Take full advantage of inspections when you buy a home. This holds true even if it is not your first home. All contracts give the buyer(s) the right to inspect everything about the property they are buying. Even if you have already been a home owner, it is still well worth your time and money to have professionals do their inspections of the home in question.
Wood Destroying Pest Inspection
In San Diego county it is quite common to find termite damage in homes more than a few years old. Termite inspections tell you if there is any damage, what needs repairs and what can be done to prevent future damage. This inspection is usually paid for by the seller. The needed repairs, if any, will be listed in Section I of the report. Who pays for repairs will be negotiated once the extent is known. A buyer who is competing with many other buyers may want to offer to pay for repairs. The buyer can pay for all or specific repairs.
Just as important, a home inspection will tell you what is in good condition, what will need your attention in the near future and what needs repair/replacing right away. Unlike the termite inspection, I recommend being there during the home inspection. A good inspector will welcome your questions and even offer suggestions as to what you need to do. The home inspection is paid for by the buyer. You should think of it as insurance against buying the wrong house. Even when repairs are not extensive, the inspector’s written report can be used to ask for health- or safety- related repairs.
Your home inspector may indicate the roof is nearing its end of useful life. Have a roofer take a look and give you a written report with a quote for the work needed. Roofs can be relatively cheap to very expensive depending on the shape of the roof and the material involved. A quote for the work needed will help you as you negotiate with the seller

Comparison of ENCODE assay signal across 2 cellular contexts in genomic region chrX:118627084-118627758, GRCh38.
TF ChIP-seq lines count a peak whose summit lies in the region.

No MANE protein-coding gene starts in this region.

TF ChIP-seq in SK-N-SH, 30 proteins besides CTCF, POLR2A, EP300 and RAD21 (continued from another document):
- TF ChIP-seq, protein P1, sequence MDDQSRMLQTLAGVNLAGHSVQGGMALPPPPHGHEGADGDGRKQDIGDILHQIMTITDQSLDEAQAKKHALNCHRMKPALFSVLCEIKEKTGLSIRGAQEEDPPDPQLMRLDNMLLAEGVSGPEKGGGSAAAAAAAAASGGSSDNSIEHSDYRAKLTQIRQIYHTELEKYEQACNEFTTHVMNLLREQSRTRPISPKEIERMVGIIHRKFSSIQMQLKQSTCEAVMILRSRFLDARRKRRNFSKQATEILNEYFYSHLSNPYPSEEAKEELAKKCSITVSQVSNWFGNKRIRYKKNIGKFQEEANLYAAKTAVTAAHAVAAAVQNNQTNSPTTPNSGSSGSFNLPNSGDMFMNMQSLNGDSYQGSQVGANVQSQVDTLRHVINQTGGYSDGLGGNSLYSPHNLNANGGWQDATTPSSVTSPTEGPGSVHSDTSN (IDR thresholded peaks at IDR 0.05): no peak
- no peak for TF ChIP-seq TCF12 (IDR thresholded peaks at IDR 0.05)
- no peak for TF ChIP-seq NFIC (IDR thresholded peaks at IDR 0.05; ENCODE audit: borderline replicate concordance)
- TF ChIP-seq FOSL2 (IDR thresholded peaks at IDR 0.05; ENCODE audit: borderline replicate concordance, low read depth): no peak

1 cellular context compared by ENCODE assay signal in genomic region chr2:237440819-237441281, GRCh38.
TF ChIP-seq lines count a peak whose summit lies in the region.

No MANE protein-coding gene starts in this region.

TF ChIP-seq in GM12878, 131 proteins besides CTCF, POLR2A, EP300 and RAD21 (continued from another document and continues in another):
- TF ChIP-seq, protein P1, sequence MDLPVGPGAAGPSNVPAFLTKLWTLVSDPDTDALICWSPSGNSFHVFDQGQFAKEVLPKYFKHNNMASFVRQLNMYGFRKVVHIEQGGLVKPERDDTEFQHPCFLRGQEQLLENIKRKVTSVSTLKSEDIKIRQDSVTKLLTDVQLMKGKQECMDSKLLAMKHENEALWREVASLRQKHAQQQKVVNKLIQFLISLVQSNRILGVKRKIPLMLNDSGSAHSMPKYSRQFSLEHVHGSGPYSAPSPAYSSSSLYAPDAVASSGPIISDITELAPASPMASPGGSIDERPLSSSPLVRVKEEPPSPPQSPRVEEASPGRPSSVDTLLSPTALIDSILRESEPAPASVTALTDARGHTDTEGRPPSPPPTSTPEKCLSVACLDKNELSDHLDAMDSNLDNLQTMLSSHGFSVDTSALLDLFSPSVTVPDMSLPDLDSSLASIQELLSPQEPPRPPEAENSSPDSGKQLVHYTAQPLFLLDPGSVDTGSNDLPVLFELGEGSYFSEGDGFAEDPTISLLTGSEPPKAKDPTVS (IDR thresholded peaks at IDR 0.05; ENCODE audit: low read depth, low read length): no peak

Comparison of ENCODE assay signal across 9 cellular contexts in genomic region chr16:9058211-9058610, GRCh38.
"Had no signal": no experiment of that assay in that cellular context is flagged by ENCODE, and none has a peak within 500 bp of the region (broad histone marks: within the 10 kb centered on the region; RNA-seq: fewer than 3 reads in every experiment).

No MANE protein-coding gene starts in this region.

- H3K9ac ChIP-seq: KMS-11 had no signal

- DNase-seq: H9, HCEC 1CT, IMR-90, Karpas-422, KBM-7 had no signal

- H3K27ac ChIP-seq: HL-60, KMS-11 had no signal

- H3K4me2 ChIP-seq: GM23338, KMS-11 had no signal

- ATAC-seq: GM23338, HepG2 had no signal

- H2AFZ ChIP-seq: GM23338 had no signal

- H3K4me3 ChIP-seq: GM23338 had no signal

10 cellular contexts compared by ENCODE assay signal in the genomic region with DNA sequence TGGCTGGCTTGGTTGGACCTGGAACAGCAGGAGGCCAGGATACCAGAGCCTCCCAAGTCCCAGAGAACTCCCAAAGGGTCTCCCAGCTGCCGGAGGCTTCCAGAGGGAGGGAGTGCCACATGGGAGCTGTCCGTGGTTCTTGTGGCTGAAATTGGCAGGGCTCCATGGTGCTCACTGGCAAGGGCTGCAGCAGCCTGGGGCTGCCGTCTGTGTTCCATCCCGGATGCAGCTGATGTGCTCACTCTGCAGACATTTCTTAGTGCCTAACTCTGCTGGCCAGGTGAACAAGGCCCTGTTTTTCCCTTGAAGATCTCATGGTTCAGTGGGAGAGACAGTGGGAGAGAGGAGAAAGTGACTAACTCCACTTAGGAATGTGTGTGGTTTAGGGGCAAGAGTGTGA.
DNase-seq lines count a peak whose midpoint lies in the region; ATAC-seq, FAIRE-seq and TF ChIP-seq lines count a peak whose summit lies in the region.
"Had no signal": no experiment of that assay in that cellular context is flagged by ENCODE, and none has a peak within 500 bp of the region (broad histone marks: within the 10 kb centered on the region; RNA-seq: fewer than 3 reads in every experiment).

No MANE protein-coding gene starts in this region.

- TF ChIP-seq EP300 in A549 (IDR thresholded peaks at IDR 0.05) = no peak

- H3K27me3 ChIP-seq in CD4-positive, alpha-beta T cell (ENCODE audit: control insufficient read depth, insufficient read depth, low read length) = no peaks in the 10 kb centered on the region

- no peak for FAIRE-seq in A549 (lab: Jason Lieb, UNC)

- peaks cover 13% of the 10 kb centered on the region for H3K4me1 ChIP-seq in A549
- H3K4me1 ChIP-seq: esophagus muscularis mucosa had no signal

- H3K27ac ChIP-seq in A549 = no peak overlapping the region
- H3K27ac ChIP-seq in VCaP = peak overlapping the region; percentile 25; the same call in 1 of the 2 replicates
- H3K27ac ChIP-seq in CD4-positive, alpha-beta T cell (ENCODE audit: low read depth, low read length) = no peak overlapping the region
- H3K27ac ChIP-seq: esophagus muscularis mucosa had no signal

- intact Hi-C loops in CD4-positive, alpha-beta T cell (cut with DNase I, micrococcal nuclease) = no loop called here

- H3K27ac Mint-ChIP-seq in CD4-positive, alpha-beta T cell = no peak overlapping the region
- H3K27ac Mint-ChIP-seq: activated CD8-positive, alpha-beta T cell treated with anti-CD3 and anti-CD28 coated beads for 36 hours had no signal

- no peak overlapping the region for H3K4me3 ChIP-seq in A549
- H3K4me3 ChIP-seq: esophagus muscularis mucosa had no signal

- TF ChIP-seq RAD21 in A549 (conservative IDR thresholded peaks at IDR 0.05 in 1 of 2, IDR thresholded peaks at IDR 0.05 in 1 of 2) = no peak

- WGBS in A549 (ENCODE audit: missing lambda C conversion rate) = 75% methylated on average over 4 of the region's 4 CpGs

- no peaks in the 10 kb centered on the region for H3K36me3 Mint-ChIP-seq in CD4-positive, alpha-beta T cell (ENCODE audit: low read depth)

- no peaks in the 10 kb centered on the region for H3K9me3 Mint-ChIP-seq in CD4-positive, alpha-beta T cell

While not always necessary, you can put your mind at ease if you are not seeing proper draining, or the home is very old, or the pipes are suspect. Again, get a written report, particularly if there is need for repairs.
For homes on a slope, you may want a soils engineer to tell you if there is any danger of the home moving. Again, the home inspector may suggest a soils inspection if the they have reason to believe the home is/has been moving.
As you drive into the neighborhood, look around you to get a general feel for the area. Ask yourself:
- Is there a general sense of pride of ownership?
- Are there any or several homes that are neglected?
- What is it be like to live there?
- Is crime a factor?
Ask the neighbors, they will be happy to tell you. Even as you are getting the neighbors anecdotal history, keep in mind that not everyone is aware of everything in the area. Check out police crime statistics. Make sure the period of time gives you a real feel for the neighborhood. Do not settle for what happened in the last week. A word of caution: before you panic over what you find among the police records, run the same report on your current area. You will likely find that there is more going on in your neighborhood than you thought.
Buying a home is not daunting with the right professionals to help you through the process. Working together, we can navigate the inspections, reports, disclosures and negotiations to get you the right home. Call or text me at 760 622 5087 if you have any questions.